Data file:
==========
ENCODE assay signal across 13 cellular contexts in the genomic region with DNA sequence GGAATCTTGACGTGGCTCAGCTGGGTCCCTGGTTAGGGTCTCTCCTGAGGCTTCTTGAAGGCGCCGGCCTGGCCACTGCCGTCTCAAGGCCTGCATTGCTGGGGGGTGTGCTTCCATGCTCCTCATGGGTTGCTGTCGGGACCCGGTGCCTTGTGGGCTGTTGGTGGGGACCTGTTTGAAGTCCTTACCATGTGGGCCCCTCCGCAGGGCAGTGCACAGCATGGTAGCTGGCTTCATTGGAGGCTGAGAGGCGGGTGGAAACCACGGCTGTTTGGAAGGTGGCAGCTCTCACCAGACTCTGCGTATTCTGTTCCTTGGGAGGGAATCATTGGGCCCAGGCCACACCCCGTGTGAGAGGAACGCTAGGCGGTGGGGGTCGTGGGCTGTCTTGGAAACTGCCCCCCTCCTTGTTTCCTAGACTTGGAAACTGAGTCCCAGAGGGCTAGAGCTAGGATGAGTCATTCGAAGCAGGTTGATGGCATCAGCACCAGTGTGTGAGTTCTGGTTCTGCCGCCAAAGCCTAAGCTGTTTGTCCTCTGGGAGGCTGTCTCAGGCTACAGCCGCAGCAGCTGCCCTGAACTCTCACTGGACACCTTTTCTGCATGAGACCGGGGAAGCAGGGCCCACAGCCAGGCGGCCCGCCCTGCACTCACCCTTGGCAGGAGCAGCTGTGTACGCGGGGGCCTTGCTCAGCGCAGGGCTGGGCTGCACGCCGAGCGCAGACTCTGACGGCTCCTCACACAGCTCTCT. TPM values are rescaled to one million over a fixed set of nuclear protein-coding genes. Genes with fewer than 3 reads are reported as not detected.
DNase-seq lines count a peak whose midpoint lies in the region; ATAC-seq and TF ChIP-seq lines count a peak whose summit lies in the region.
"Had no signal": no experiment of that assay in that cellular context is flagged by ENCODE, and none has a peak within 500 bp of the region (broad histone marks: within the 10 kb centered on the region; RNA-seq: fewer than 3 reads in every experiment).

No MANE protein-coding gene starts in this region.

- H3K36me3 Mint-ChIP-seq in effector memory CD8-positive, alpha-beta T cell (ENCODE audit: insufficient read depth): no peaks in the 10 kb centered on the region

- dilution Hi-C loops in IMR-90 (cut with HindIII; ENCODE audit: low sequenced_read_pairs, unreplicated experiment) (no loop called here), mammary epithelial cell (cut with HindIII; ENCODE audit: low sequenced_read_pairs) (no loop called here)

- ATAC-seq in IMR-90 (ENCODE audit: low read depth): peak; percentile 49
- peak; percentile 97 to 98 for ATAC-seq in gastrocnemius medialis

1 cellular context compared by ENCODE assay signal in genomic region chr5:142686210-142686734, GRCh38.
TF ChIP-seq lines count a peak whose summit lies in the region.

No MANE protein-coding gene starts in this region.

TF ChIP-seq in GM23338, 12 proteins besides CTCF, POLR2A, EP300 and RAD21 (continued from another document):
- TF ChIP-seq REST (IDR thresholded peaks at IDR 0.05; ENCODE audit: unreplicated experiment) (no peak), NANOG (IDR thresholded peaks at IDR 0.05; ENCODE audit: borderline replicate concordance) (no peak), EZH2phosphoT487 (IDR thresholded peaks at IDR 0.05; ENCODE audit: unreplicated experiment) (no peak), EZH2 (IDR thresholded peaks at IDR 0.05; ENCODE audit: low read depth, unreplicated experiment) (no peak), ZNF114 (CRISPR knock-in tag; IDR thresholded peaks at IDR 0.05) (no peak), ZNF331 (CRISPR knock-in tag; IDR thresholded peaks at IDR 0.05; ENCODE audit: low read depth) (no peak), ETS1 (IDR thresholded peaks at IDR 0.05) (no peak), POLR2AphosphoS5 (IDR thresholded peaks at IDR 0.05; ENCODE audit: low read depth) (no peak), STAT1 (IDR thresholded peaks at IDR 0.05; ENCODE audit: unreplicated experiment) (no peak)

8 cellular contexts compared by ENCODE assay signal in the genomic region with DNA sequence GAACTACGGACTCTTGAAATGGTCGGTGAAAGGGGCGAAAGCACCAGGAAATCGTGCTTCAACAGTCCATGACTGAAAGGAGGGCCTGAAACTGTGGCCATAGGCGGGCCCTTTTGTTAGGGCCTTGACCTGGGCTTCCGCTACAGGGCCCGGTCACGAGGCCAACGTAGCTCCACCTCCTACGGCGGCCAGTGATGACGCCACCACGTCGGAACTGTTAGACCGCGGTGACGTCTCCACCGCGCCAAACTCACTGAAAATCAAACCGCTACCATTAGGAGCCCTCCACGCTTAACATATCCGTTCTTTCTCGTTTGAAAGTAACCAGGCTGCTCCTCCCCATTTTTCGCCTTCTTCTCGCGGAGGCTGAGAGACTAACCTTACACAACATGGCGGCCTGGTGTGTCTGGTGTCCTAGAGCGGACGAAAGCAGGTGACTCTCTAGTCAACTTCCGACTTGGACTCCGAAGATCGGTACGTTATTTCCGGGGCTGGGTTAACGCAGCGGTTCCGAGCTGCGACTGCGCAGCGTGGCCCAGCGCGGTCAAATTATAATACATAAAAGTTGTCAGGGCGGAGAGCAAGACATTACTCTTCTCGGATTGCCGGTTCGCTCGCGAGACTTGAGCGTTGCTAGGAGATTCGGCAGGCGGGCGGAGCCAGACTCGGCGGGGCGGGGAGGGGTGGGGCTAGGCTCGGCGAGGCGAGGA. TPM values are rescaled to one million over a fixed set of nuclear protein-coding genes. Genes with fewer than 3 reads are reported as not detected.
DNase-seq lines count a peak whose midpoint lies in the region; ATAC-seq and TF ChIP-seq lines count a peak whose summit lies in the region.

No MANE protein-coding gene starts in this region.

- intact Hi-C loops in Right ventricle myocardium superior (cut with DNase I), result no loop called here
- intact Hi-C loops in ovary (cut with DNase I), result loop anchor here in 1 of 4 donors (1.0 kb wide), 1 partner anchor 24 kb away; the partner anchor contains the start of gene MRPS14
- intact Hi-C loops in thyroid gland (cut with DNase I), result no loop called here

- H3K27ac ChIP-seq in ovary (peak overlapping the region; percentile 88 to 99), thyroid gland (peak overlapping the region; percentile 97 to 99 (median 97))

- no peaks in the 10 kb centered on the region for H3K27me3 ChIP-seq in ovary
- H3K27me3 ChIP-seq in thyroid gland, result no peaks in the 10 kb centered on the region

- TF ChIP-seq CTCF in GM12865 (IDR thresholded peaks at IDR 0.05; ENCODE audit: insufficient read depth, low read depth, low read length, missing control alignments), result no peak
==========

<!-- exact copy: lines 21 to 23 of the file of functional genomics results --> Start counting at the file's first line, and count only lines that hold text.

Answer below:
- no peaks in the 10 kb centered on the region for H3K27me3 ChIP-seq in ovary
- H3K27me3 ChIP-seq in thyroid gland, result no peaks in the 10 kb centered on the region

- TF ChIP-seq CTCF in GM12865 (IDR thresholded peaks at IDR 0.05; ENCODE audit: insufficient read depth, low read depth, low read length, missing control alignments), result no peak